After Little Owl was born I took it whenever I began to feel depressed, anxious or weepy. Within a half-hour of consumption those negative thoughts and feelings would dissipate. So, yes, I am adding my anecdote to the pro-placentophagy group. But, no, I do not swear by it. In fact, it would have been interesting to know if I would have felt differently if they had just been placebo pills! Sometimes (though definitely not always) it seems like all it  takes to get over a down day is the courage and determination to say "ok, I'm going to do (x) and it's going to get better". If you do (x) and it gets better, was it because of (x) or because of the determination to get better? You tell me. I'm really not sure. (The whole correlation/causation thing again.)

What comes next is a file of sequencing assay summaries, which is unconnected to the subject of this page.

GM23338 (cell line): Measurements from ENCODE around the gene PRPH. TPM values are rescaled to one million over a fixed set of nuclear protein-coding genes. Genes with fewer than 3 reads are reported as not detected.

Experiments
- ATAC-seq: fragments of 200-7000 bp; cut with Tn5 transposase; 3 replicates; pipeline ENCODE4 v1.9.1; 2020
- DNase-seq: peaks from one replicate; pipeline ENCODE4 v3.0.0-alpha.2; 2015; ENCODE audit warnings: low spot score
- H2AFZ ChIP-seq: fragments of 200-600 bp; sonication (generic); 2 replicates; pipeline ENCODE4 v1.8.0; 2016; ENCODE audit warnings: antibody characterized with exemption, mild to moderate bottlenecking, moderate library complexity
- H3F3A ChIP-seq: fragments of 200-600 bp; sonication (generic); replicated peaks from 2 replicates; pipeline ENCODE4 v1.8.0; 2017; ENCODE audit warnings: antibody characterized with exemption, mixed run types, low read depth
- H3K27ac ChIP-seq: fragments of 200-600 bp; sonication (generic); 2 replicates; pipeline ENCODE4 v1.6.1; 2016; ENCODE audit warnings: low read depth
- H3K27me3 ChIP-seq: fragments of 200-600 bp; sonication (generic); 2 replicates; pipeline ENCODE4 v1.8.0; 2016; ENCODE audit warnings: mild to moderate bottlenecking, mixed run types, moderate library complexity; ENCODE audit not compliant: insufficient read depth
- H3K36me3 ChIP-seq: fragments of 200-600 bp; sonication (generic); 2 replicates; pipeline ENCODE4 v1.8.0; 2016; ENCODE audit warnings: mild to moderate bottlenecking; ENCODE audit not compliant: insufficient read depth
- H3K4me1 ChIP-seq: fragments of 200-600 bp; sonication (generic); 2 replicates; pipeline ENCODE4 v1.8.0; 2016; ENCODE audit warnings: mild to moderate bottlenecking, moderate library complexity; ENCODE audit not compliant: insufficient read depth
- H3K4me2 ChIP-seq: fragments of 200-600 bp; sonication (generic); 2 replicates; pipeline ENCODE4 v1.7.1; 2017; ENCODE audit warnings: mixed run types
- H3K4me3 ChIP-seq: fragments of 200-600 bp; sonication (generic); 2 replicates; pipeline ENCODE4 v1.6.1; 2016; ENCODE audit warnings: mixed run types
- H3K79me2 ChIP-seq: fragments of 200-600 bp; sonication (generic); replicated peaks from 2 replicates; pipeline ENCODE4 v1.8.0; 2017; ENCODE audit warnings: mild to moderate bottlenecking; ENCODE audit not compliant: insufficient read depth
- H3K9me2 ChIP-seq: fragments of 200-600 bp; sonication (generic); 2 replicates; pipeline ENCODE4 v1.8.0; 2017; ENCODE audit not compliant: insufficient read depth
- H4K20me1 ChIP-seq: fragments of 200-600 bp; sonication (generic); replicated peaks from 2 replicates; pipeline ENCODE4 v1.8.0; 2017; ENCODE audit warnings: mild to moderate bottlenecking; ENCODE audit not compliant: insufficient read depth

How to do it


If you are interested there are a lot of recipes online for how to prepare a placenta for consumption. Keep in mind it is very important to process it immediately after giving birth (aka momma, you can't do it for yourself you need to have someone else). Some women drink it in smoothies, have it in soup, lasagne or spaghetti. Give me a little break. I'm not that crunchy. It was my first time. Maybe I could have done a smoothie, but compared to a lot of the options options out there pills sounded great

Now, I do have to add a few disclaimers. If you weren't healthy prior to pregnancy, had complications with your pregnancy or with your birth, I do not recommend even thinking of trying it. If you do decide to take it and have (even seeming) negative reactions, stop. What would be the point of continuing?